Design science research for personal knowledge management system development - revisited

Schmitt, Ulrich (2016)

CITATION: Schmitt, U. 2016. Design science research for personal knowledge management system development - revisited. Informing Science: the International Journal of an Emerging Transdiscipline, 19:345-379.

The original publication is available at https://www.informingscience.org

Article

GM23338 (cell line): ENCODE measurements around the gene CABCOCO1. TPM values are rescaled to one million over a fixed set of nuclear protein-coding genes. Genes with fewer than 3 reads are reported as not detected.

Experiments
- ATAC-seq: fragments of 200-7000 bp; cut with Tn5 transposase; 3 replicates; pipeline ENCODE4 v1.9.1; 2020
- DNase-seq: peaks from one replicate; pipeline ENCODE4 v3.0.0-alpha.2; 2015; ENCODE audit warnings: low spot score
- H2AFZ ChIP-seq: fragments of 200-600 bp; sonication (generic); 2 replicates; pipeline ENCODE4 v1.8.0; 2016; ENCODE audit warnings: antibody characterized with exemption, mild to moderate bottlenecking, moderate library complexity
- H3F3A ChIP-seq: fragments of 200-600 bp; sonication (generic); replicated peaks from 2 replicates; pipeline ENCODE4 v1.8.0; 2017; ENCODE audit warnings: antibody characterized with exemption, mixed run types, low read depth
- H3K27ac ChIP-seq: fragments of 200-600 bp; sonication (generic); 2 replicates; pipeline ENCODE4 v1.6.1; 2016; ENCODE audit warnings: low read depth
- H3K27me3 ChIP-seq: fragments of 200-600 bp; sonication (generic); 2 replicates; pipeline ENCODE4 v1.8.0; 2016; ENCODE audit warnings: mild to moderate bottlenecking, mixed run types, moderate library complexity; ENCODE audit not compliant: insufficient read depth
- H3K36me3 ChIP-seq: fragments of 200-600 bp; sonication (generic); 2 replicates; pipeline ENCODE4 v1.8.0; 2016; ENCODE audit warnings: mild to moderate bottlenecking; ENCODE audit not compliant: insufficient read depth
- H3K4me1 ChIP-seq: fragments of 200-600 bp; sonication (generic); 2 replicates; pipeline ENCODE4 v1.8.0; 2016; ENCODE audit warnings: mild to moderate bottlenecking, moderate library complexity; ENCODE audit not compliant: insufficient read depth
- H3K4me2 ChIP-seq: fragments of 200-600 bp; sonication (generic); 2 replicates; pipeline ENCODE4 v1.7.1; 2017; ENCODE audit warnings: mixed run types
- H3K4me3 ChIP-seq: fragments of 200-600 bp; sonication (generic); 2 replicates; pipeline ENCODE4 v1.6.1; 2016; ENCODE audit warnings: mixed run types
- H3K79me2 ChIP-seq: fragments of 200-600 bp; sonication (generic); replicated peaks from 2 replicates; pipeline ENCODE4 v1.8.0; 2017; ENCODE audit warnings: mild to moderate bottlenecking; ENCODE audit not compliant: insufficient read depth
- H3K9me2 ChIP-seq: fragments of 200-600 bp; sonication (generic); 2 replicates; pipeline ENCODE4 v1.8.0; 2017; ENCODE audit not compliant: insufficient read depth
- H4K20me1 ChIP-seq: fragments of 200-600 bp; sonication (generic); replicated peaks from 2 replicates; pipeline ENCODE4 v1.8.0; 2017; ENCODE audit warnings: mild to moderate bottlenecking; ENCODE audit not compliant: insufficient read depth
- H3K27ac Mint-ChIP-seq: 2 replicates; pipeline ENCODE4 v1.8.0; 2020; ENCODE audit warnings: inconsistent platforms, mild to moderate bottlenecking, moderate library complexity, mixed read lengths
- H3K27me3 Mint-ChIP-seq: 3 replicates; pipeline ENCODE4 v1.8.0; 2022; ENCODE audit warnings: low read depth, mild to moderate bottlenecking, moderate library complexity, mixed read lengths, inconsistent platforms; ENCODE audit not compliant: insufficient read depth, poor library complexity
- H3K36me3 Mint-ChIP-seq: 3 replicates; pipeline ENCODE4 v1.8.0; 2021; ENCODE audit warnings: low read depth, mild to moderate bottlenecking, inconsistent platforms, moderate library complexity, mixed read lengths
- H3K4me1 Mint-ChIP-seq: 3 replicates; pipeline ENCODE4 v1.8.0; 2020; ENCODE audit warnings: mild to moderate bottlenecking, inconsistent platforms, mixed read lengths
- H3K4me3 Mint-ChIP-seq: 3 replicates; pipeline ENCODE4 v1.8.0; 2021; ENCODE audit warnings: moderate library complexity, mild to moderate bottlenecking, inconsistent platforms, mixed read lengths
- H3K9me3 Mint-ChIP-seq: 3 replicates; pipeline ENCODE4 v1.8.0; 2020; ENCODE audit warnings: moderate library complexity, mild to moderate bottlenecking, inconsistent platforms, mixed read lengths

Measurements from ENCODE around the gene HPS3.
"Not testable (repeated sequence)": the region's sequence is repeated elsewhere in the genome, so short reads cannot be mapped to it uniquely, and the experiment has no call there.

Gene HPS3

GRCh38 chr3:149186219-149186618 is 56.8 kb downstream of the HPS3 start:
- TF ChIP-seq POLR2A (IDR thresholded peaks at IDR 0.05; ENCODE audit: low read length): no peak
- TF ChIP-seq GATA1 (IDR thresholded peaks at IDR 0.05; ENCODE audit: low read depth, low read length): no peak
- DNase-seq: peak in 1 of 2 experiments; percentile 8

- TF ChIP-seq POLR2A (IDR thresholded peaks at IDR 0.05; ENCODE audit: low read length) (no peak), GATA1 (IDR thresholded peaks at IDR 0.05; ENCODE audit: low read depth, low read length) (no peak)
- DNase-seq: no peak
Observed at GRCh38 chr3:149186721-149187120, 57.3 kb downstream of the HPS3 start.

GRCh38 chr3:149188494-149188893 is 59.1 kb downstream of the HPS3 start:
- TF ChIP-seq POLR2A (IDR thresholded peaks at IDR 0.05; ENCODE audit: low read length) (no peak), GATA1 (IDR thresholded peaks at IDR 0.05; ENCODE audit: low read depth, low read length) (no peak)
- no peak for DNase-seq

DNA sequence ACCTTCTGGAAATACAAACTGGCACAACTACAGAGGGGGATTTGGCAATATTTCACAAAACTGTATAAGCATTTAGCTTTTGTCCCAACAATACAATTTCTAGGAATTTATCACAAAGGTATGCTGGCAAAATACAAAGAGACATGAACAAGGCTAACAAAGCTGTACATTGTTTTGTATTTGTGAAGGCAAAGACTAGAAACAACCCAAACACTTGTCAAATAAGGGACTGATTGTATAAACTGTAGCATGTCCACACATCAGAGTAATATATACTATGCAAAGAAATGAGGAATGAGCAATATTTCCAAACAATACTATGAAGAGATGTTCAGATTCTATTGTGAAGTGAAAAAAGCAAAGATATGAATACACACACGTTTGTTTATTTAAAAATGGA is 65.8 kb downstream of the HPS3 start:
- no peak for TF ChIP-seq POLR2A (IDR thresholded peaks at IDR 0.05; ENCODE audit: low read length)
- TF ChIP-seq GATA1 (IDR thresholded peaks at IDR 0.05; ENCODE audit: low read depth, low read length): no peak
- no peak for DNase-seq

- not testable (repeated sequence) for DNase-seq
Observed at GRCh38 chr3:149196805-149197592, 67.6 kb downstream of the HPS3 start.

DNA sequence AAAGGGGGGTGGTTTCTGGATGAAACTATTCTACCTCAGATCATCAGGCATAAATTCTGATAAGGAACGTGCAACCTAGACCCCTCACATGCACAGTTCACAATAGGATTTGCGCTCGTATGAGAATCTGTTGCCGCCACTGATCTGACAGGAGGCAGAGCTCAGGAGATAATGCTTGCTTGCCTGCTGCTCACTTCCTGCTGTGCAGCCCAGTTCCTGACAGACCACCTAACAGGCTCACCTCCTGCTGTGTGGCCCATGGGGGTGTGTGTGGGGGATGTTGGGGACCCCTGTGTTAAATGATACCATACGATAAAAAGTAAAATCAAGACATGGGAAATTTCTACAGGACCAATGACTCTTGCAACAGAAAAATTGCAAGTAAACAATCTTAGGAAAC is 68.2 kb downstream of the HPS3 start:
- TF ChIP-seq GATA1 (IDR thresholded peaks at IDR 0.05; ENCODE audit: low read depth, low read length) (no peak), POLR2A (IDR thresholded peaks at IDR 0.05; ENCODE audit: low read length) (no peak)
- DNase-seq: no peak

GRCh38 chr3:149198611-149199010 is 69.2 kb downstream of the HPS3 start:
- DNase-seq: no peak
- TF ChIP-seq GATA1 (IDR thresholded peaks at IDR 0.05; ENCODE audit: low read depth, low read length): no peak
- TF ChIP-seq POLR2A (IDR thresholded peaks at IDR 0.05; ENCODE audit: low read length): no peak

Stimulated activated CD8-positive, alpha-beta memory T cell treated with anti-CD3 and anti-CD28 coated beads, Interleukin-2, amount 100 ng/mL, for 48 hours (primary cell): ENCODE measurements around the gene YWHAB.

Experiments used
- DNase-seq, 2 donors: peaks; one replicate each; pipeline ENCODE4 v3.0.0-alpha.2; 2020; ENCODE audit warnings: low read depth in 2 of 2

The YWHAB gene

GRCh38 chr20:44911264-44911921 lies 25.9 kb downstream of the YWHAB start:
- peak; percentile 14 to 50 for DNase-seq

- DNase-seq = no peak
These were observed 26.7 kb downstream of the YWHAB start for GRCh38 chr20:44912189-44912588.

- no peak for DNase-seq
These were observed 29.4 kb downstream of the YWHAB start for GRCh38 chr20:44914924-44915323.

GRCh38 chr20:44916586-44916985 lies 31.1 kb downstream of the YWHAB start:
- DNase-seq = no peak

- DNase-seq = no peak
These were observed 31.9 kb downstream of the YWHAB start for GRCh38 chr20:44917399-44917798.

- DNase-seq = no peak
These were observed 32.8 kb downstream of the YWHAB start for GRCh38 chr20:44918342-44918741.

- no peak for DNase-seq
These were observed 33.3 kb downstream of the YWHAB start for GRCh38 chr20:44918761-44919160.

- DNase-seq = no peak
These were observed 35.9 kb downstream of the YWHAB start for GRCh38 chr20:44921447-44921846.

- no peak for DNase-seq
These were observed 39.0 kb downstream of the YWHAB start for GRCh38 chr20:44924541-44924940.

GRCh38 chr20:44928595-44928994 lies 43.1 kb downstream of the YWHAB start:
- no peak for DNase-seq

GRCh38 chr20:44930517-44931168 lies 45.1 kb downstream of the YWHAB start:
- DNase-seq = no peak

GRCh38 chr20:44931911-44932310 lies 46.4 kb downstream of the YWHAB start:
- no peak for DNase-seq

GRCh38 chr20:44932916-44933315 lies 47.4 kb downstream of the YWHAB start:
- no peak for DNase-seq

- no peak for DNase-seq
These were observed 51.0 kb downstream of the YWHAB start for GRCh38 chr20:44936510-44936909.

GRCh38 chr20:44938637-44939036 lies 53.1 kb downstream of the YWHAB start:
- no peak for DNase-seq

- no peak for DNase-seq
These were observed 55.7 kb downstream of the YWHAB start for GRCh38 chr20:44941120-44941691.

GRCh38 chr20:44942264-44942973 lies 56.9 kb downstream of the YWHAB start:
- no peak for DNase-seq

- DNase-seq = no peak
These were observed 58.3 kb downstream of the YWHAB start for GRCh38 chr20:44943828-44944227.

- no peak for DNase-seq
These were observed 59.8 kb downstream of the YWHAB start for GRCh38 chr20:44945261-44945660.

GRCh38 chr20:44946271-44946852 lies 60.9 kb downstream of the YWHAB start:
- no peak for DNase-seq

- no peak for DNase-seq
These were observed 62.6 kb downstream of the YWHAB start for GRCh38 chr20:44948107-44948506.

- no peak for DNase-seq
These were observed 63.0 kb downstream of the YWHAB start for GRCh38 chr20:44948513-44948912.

ENGLISH SUMMARY : The article presents Personal Knowledge Management (PKM) as an overdue individualized as well as a collaborative approach for knowledge workers. Designing a PKM-supporting system, however, resembles a so-called “wicked” problem (ill-defined; incomplete, contradictory, changing requirements, complex interdependencies) where the information needed to understand the challenges depends on upon one’s idea for solving them. Accordingly, three main areas are attended to. Firstly, in dealing with a range of growing complexities, the notion of Popper’s Worlds is applied as three distinct spheres of reality and further expanded into six digital ecosystems (technologies, extelligence, society, knowledge worker, institutions, and ideosphere) that not only form the basis for the PKM System Concept named ‘Knowcations’ but also form a closely related Personal Knowledge Management for Development (PKM4D) framework detailed in a separate dedicated paper. Reflecting back on a United Nations scenario of knowledge mass production (KMP) over time, the complexities closely related to the digital ecosystems and the inherent risks of today’s accelerating attention-consuming over-abundance of redundant information are scrutinized, concluding in a chain of meta-arguments favoring the idea of the PKM concept and system put forward. Secondly, in light of the digital ecosystems and complexities introduced, the findings of a prior article are further refined in order to assess the PKM concept and system as a potential General-Purpose-Technology. Thirdly, the development process and resulting prototype are verified against accepted general design science research (DSR) guidelines. DSR aims at creating innovative IT artifacts (that extend human and social capabilities and meet desired outcomes) and at validating design processes (as evidence of their relevance, utility, rigor, resonance, and publishability). Together with the incorporated references to around thirty prior publications covering technical and methodological details, a kind of ‘Long Discussion Case’ emerges aiming to potentially assist IT researchers and entrepreneurs engaged in similar projects.

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